Bank liquidity for lending to the real economy
Liquidity in the context of banks refers to the funds banks have available as credit for the real economy and how easily they can refinance at the respective central bank. By buying securities from commercial banks, the central bank is providing them with liquid funds. The commercial banks pass on these funds as credit into the real economy with the goal of stimulating economic growth.

Liquidity has declined massively on the bond market
Since 2008 liquidity on the bond markets (market depth) has deteriorated massively although the ECB has repeatedly funnelled fresh money into the market. How does that add up? After the outbreak of the financial crisis, banks were incurring significant losses, which also eliminated parts of their equity. This forced them into either sourcing new equity (which was very difficult around that time) or reducing the volume of their business model. Many bond brokers – among them also big American US investment banks – have therefore significantly downsized their fixed income sales and trading business or now focus only on niches.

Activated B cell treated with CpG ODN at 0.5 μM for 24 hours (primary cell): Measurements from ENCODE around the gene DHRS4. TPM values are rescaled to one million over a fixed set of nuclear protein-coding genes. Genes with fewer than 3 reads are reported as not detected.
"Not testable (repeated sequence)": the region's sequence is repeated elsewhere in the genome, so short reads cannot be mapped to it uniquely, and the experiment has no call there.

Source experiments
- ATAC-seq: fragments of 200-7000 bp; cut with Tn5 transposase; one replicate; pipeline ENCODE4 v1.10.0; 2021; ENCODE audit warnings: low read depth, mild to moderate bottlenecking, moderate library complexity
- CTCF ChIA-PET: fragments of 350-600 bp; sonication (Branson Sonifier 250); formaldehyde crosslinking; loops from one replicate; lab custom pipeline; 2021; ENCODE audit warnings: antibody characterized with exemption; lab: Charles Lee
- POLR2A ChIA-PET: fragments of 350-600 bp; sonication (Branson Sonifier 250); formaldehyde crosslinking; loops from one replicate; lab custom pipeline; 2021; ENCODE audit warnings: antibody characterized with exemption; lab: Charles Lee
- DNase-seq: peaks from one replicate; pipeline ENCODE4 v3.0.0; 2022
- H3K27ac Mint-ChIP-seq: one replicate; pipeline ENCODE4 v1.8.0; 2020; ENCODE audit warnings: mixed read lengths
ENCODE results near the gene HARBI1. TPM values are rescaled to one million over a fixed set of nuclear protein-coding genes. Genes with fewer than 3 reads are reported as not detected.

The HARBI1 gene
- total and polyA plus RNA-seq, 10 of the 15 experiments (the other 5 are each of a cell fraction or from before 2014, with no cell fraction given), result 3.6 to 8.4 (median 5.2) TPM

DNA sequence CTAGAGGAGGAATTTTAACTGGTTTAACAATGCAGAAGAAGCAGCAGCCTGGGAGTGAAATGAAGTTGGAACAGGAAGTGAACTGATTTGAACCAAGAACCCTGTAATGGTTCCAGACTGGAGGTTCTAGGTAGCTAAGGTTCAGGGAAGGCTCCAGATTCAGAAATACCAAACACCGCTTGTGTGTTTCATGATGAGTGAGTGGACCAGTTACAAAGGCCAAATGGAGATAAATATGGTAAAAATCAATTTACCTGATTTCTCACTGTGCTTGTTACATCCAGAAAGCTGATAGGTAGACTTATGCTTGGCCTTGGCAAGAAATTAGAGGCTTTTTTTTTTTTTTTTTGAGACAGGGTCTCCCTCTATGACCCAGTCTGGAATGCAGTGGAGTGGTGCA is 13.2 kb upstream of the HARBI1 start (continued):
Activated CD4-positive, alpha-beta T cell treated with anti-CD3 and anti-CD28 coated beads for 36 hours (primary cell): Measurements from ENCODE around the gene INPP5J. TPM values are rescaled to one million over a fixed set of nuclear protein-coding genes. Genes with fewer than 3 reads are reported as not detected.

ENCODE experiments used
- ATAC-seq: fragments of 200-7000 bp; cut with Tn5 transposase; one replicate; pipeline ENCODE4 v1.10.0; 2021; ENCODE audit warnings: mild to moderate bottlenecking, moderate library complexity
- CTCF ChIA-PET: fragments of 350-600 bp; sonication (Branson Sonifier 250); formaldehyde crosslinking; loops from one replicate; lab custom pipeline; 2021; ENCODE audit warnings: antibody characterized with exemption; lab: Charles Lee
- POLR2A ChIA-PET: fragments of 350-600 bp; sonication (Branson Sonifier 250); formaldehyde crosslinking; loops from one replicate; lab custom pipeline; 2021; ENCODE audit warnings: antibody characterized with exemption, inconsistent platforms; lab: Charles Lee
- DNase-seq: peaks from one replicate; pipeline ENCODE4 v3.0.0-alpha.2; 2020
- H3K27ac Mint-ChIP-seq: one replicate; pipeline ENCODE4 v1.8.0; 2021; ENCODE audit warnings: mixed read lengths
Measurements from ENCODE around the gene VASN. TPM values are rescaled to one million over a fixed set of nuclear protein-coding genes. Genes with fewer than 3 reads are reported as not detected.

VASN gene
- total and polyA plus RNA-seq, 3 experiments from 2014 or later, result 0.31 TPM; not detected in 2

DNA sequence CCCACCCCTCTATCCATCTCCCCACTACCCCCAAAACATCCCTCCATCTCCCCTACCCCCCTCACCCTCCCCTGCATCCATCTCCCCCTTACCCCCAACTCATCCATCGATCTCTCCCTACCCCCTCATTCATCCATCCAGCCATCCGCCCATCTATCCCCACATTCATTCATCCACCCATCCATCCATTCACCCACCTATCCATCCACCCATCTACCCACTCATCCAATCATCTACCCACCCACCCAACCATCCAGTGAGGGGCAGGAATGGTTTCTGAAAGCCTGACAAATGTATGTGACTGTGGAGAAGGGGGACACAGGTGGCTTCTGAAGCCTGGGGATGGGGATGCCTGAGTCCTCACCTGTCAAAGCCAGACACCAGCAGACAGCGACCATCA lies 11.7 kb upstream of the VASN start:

The number of market participants as well as the structure of the market liquidity of bonds has therefore massively changed, or indeed, deteriorated. Other providers have seized this window of opportunity by offering new technologies. The user-friendliness of various trading platforms is increasing. But while it used to be enough for a big bond investor to approach five trading partners in order to enter into a specific transaction, the same investor today has to contact a multitude of possible counterparties. And even if a trading partner can been located, the nominal value that they would be prepared to trade is substantially smaller than previously.

Nowadays the question “Where can I get this bond?” is therefore the focus of new market participants and new trading platforms.

Since 2008 the volumes traded by investment banks (brokers) have decreased significantly. At the same time trading among investors has increased noticeably. Chart 1 illustrates the fact that since 2008 the volume of bonds on the order books of investment banks has decreased substantially in terms of market volume.